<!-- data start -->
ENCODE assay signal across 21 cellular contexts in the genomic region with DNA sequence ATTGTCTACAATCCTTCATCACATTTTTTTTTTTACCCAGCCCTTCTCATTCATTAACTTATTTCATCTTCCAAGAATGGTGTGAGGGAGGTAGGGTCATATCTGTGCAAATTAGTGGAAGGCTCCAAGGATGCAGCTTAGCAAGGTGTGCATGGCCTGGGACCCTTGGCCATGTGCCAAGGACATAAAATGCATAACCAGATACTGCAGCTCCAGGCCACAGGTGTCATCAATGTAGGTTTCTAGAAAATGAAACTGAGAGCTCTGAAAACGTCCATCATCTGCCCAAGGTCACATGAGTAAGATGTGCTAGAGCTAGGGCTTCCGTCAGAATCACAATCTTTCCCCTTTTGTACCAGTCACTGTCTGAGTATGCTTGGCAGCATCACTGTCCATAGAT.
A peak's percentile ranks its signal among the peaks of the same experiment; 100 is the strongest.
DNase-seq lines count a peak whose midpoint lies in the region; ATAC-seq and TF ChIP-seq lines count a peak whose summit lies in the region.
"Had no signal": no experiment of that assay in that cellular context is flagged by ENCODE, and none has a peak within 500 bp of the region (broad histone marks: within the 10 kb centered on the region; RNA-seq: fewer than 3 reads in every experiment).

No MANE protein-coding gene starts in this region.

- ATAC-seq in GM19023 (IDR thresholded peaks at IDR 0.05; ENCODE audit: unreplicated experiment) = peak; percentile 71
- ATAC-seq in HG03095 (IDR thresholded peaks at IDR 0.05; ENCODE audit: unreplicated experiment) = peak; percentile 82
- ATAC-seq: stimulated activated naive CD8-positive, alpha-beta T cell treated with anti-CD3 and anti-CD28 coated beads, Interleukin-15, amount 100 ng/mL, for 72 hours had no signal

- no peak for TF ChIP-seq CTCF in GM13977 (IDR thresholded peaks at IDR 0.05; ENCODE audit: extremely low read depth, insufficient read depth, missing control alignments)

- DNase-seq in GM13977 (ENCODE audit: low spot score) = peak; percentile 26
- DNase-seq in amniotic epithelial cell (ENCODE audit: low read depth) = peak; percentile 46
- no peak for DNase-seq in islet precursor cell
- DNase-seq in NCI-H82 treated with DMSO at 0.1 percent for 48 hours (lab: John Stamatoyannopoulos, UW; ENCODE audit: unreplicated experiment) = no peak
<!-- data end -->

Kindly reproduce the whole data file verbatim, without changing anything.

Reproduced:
ENCODE assay signal across 21 cellular contexts in the genomic region with DNA sequence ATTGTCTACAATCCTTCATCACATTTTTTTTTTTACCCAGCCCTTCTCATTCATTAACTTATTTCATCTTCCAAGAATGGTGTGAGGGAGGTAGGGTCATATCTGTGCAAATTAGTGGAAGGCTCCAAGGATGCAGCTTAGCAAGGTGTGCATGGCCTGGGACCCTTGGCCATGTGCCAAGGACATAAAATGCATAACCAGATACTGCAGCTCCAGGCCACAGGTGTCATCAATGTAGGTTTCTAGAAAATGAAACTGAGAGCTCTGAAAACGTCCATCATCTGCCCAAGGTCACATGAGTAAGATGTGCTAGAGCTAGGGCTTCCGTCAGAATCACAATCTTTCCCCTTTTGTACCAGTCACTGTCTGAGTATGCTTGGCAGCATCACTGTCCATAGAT.
A peak's percentile ranks its signal among the peaks of the same experiment; 100 is the strongest.
DNase-seq lines count a peak whose midpoint lies in the region; ATAC-seq and TF ChIP-seq lines count a peak whose summit lies in the region.
"Had no signal": no experiment of that assay in that cellular context is flagged by ENCODE, and none has a peak within 500 bp of the region (broad histone marks: within the 10 kb centered on the region; RNA-seq: fewer than 3 reads in every experiment).

No MANE protein-coding gene starts in this region.

- ATAC-seq in GM19023 (IDR thresholded peaks at IDR 0.05; ENCODE audit: unreplicated experiment) = peak; percentile 71
- ATAC-seq in HG03095 (IDR thresholded peaks at IDR 0.05; ENCODE audit: unreplicated experiment) = peak; percentile 82
- ATAC-seq: stimulated activated naive CD8-positive, alpha-beta T cell treated with anti-CD3 and anti-CD28 coated beads, Interleukin-15, amount 100 ng/mL, for 72 hours had no signal

- no peak for TF ChIP-seq CTCF in GM13977 (IDR thresholded peaks at IDR 0.05; ENCODE audit: extremely low read depth, insufficient read depth, missing control alignments)

- DNase-seq in GM13977 (ENCODE audit: low spot score) = peak; percentile 26
- DNase-seq in amniotic epithelial cell (ENCODE audit: low read depth) = peak; percentile 46
- no peak for DNase-seq in islet precursor cell
- DNase-seq in NCI-H82 treated with DMSO at 0.1 percent for 48 hours (lab: John Stamatoyannopoulos, UW; ENCODE audit: unreplicated experiment) = no peak